The New York Times published a famous picture of a Chinese warehouse filled with a dangan (archival record) for millions of Chinese individuals. The collection and retention of voluminous personal information (academic from pre-K through university, behavioral, political and appraisals by others) is the way a totalitarian state keeps control of its people. more >>
As I lead a church and Christian daycare with multiple employees, I am looking carefully at the health benefits we should provide, including the impact of Obamacare. Most people are now willing to admit that the Affordable Care Act (ACA) is not a perfect law. Maybe any law with well over 11 million words is bound to have some problems. But while most of the attention has understandably gone to the millions of Americans who are losing their health coverage or their doctors, the problem of the ACA's assault on religious liberty still looms large.
From the very beginning, Catholic leaders raised concerns about the regulations issued by the Department of Health and Human Services (HHS), charged with implementing the healthcare law. These require employers to pay for contraceptive services, including drugs that can potentially induce abortion. There is currently debate over whether both the birth control pill and the so-called "morning-after pill" should be classified as abortifacients. Some claim they merely prevent ovulation and/or fertilization, while others note that they also make the endometrial lining of the uterus hostile to a fertilized ovum.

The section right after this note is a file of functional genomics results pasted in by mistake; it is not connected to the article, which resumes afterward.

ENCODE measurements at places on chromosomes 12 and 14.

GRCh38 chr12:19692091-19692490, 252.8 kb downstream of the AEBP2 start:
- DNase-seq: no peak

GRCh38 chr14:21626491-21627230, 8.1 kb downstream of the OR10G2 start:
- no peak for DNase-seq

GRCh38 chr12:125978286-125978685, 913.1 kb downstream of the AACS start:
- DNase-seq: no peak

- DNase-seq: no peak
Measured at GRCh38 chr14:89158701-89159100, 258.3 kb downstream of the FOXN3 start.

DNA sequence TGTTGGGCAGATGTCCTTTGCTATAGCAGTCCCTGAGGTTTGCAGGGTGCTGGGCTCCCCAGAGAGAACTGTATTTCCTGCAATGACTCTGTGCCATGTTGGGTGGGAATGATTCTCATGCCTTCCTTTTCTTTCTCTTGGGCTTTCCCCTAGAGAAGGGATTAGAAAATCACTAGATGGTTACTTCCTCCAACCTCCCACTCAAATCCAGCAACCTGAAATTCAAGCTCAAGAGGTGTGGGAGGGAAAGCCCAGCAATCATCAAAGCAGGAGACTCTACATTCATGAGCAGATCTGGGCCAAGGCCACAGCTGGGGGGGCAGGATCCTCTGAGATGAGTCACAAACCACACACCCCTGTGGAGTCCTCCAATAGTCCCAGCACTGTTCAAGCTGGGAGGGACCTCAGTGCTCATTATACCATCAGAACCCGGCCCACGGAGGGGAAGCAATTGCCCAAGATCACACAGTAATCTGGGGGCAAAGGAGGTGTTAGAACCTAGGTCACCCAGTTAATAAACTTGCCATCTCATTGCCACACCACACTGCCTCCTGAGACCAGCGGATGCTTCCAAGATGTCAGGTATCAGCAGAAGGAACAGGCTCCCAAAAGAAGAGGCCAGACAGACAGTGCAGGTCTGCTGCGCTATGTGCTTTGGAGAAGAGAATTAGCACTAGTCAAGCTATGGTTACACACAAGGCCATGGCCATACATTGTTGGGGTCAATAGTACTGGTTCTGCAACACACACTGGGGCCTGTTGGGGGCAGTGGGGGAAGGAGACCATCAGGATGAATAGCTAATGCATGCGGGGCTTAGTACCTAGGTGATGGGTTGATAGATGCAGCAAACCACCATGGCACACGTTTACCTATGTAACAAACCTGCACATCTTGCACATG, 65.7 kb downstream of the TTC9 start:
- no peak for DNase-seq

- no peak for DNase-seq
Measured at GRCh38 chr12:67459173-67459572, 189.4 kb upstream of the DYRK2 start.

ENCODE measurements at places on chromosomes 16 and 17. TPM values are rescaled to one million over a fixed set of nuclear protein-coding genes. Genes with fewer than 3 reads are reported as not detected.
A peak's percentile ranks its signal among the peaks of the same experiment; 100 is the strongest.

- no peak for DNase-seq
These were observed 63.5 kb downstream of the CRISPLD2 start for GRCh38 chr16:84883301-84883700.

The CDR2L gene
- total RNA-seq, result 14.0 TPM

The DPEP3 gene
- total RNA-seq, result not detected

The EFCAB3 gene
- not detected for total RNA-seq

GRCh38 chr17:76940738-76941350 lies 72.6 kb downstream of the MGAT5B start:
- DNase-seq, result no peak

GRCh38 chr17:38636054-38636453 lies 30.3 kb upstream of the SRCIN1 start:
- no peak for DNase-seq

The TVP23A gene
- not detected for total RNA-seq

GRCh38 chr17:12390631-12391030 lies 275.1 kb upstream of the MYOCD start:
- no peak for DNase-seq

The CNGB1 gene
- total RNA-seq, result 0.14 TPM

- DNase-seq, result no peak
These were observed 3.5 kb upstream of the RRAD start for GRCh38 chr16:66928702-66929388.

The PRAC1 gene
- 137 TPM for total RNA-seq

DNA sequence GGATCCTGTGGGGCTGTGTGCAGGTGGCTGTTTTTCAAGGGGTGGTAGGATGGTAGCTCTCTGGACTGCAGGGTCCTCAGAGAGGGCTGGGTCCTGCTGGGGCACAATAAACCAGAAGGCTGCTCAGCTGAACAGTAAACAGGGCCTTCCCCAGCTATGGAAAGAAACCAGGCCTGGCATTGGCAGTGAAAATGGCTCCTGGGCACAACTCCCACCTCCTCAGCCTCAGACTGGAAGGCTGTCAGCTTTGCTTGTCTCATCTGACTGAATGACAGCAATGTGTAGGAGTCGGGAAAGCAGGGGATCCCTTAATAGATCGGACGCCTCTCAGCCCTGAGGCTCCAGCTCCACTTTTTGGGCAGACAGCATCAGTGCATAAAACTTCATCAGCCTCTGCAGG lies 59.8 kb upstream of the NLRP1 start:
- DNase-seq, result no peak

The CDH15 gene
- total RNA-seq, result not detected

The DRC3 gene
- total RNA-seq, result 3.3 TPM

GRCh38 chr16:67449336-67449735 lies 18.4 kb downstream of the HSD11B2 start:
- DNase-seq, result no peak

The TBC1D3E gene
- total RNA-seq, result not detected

Regardless, all contraceptive drugs are a violation of Catholic conscience. Pope Paul VI's encyclical Humanae Vitae, written in 1968, clarified the Catholic view that children are a blessing and should be welcomed by married couples. Catholic leaders are not asking the federal government to ban contraception; they are simply asking to be exempt from paying for it or being complicit in its distribution. more >>